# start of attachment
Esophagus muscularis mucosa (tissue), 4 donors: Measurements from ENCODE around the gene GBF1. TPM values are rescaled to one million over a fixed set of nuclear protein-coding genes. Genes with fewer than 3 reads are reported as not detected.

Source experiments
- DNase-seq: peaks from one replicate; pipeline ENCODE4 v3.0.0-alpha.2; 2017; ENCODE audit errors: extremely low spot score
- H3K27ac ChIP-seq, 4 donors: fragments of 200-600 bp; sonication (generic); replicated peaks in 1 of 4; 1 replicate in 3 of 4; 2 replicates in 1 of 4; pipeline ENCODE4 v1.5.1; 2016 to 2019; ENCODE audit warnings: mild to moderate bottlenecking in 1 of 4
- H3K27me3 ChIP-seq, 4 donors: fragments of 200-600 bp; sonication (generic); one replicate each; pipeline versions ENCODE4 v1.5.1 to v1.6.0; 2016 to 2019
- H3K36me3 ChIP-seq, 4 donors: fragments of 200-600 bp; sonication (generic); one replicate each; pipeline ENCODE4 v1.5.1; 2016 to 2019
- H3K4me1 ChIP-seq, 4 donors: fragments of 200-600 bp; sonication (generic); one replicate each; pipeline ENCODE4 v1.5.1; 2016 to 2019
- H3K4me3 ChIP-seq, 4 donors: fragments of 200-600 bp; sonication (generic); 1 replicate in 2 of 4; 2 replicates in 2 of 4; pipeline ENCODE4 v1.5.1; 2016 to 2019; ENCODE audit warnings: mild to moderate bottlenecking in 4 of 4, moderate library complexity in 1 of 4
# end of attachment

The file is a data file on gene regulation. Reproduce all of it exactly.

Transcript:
Esophagus muscularis mucosa (tissue), 4 donors: Measurements from ENCODE around the gene GBF1. TPM values are rescaled to one million over a fixed set of nuclear protein-coding genes. Genes with fewer than 3 reads are reported as not detected.

Source experiments
- DNase-seq: peaks from one replicate; pipeline ENCODE4 v3.0.0-alpha.2; 2017; ENCODE audit errors: extremely low spot score
- H3K27ac ChIP-seq, 4 donors: fragments of 200-600 bp; sonication (generic); replicated peaks in 1 of 4; 1 replicate in 3 of 4; 2 replicates in 1 of 4; pipeline ENCODE4 v1.5.1; 2016 to 2019; ENCODE audit warnings: mild to moderate bottlenecking in 1 of 4
- H3K27me3 ChIP-seq, 4 donors: fragments of 200-600 bp; sonication (generic); one replicate each; pipeline versions ENCODE4 v1.5.1 to v1.6.0; 2016 to 2019
- H3K36me3 ChIP-seq, 4 donors: fragments of 200-600 bp; sonication (generic); one replicate each; pipeline ENCODE4 v1.5.1; 2016 to 2019
- H3K4me1 ChIP-seq, 4 donors: fragments of 200-600 bp; sonication (generic); one replicate each; pipeline ENCODE4 v1.5.1; 2016 to 2019
- H3K4me3 ChIP-seq, 4 donors: fragments of 200-600 bp; sonication (generic); 1 replicate in 2 of 4; 2 replicates in 2 of 4; pipeline ENCODE4 v1.5.1; 2016 to 2019; ENCODE audit warnings: mild to moderate bottlenecking in 4 of 4, moderate library complexity in 1 of 4